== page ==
v[k]=v[k]+r[k][n]*LA.norm(np.array(data[n])-np.array(assign[k]))**2/float(I*rsum[k])
if v[k] < cutoff:
shrink = True
rsumsum=0
for k in range(4):
rsumsum=rsumsum+rsum[k]
p[k]=rsum[k]/float(rsumsum)
c=[[],[],[],[]]
for n in range(len(data)):
a=[]
for k in range(4):
a=a+[r[k][n]]
i=a.index(max(a))
c[i]=c[i]+[data[n]]
""
circle0= plt.Circle(assign[0],np.sqrt(v[0]),color='r',fill=False)
circle1= plt.Circle(assign[1],np.sqrt(v[1]),color='g',fill=False)
circle2= plt.Circle(assign[2],np.sqrt(v[2]),color='y',fill=False)
circle3= plt.Circle(assign[3],np.sqrt(v[3]),color='b',fill=False)
fig, ax=plt.subplots()
plt.xlim([-0.3,1.3])
plt.ylim([-0.3,1.3])
ax.add_artist(circle0)
ax.add_artist(circle1)
ax.add_artist(circle2)
ax.add_artist(circle3)
ax.scatter([x for x,y in c[0]],[y for x,y in c[0]],color='r')
ax.scatter([x for x,y in c[1]],[y for x,y in c[1]],color='g')
ax.scatter([x for x,y in c[2]],[y for x,y in c[2]],color='y')
ax.scatter([x for x,y in c[3]],[y for x,y in c[3]],color='b')
plt.show()
```

See the number of colors and circles. Still you can see one yellow point. If you print the size of the 4 circles, you will get two very small radii.

### Cutoff and regularization

Another important thing is that *while loop* checks if the any of $\sigma$ is too tiny, smaller than cutoff. Without it, the algorithm ends up with overfitting. This is a good example of the *regularization* which we studied at the perceptron post.

### More enhanced soft K-means algorithm (spectral clustering)

If the sample looks long in one direction, the circular clustering would not work any more. We can easily generalize the above algorithm. Change only two relations as follows.

$$ r^{(n)}_k = \frac{\pi_k {1 \over \prod^I_i\sqrt{2\pi}\sigma^{(k)}_i}\exp(-\sum^I_i(m^{(k)}_i -x^{(n)}_i))^2/ 2(\sigma^{(k)}_i)^2)}{\sum_{k’}~\pi_k {1 \over \prod^I_i\sqrt{2\pi}\sigma^{(k’)}_i}\exp(-\sum^I_i(m^{(k’)}_i -x^{(n)}_i))^2 /2(\sigma^{(k’)}_i)^2)} $$

$$ \sigma^{2(k)}_i = {\sum_n r_k^{(n)}(x_i^{(n)}-m_i^{(k)})^2 \over R^{(k)}} $$

Also replace few parts from the above Python code.

```
turns = 0
while turns < 100 :
T = 0.04
if turns > 500:
T = 1
sum=[]
for n in range(len(data)):
sum=sum+[[]]
for n in range(len(data)):
s=0
for k in range(4):
s=s+p[k]/(2*np.pi*np.sqrt(vx[k]*vy[k]))*np.exp(-(assignx[k]-datax[n])**2/(2*T*vx[k])-(assigny[k]-datay[n])**2/(2*T*vy[k]))
sum[n]=s
for k in range(4):
r[k][n]=p[k]/(2*np.pi*np.sqrt(vx[k]*vy[k]))*np.exp(-(assignx[k]-datax[n])**2/(2*T*vx[k])-(assigny[k]-datay[n])**2/(2*T*vy[k]))/s
for k in range(4):
rs=0
for n in range(len(data)):
rs=rs+r[k][n]
rsum[k]=rs
ua=[0,0]
for n in range(len(data)):
ua[0]=ua[0]+r[k][n]*datax[n]/float(rsum[k])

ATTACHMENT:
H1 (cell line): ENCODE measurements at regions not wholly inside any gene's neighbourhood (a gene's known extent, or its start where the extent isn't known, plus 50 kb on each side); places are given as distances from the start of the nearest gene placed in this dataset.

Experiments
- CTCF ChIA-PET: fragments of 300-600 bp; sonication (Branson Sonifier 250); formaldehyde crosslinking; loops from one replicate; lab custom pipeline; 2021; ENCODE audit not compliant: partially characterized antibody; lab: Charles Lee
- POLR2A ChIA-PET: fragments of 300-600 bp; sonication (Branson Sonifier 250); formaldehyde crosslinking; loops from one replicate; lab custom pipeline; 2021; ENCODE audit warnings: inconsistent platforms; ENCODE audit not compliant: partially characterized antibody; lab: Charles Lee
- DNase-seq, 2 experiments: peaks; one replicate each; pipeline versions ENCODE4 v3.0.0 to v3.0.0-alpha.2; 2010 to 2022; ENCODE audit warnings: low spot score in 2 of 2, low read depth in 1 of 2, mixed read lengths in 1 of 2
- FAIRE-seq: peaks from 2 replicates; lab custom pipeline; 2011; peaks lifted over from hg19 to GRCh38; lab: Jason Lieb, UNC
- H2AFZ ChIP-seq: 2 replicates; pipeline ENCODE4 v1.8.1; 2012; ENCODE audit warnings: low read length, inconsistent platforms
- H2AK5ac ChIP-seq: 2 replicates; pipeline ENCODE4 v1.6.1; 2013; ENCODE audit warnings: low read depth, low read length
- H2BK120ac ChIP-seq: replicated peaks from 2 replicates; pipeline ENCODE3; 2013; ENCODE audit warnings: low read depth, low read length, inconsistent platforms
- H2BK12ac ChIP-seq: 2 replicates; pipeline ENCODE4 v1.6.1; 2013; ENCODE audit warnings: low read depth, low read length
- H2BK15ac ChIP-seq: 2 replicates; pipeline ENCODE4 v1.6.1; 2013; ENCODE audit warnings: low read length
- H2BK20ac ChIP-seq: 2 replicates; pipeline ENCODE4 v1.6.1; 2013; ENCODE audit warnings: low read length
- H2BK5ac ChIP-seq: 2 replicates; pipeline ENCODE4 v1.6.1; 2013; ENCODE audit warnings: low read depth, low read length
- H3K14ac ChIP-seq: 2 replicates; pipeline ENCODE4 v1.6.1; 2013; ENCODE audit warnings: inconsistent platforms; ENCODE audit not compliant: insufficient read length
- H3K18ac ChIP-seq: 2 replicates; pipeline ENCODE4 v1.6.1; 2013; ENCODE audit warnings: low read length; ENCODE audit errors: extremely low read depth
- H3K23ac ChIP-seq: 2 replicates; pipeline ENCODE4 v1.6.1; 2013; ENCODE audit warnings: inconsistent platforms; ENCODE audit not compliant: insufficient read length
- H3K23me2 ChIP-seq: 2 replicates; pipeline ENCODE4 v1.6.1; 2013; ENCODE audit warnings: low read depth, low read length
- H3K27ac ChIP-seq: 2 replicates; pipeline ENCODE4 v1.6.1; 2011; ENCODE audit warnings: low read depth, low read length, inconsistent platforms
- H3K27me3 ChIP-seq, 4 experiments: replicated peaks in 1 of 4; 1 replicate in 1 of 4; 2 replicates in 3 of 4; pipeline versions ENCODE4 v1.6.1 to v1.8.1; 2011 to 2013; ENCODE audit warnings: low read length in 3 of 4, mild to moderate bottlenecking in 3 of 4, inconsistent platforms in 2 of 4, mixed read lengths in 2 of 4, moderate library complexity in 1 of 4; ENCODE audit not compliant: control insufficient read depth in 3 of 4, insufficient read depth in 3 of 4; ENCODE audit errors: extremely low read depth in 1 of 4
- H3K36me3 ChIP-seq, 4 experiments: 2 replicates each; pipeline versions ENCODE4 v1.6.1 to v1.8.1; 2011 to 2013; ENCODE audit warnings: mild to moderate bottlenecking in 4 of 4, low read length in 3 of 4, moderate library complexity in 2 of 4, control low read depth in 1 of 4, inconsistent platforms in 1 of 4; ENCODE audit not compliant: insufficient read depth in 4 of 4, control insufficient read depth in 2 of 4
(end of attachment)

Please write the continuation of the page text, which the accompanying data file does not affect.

ua[1]=ua[1]+r[k][n]*datay[n]/float(rsum[k])
update_assignx[k]=ua[0]
update_assigny[k]=ua[1]
assignx= update_assignx
assigny= update_assigny
for k in range(4):
for n in range(len(data)):
vx[k]=vx[k]+r[k][n]*(datax[n]-assignx[k])**2/float(rsum[k])
vy[k]=vy[k]+r[k][n]*(datay[n]-assigny[k])**2/float(rsum[k])
rsumsum=0
for k in range(4):
rsumsum=rsumsum+rsum[k]
p[k]=rsum[k]/float(rsumsum)
turns += 1
c=[[],[],[],[]]
for n in range(len(data)):
a=[]
for k in range(4):
a=a+[r[k][n]]
i=a.index(max(a))
c[i]=c[i]+[data[n]]
ell =[]
colors = ['r','g','b','y']
for i in range(4):
if c[i] != []:
ell.append(Ellipse(xy=[assignx[i],assigny[i]],width=np.sqrt(vx[i]/4),height=np.sqrt(vy[i]/4),color=colors[i],fill=False))
fig=plt.figure(0)
ax=fig.add_subplot(111, aspect='equal')
plt.xlim([-0.3,1.3])
plt.ylim([-0.3,1.3])
for i in range(len(ell)):
ax.add_artist(ell[i])
for i in range(4):
ax.scatter([x for x,y in c[i]],[y for x,y in c[i]],color=colors[i])
plt.show()
```

## Simulated annealing

In the post about efficient Monte Carlo method, I briefly introduce *simulated annealing* (SA). At that time, the SA was to make a convergent Markov chain faster. The temperature parameter in exponent of probability density distribution can be used to slow down the process. In this long data points example, the algorithm miss to distinguish the group and just make one big cluster quickly. In other words, the objective function finds the local minimum and get stuck around it instead of finding the global minimum. Thus, I used very low temperature to slow down the process, and after finding the long cluster, speed up the process. This SA is useful to avoid overfitting. The other awesome method to find the global minimum among many local minima is a quantum annealing. Using the tunneling quantum effect and transverse field, we jump from minimum to minimum.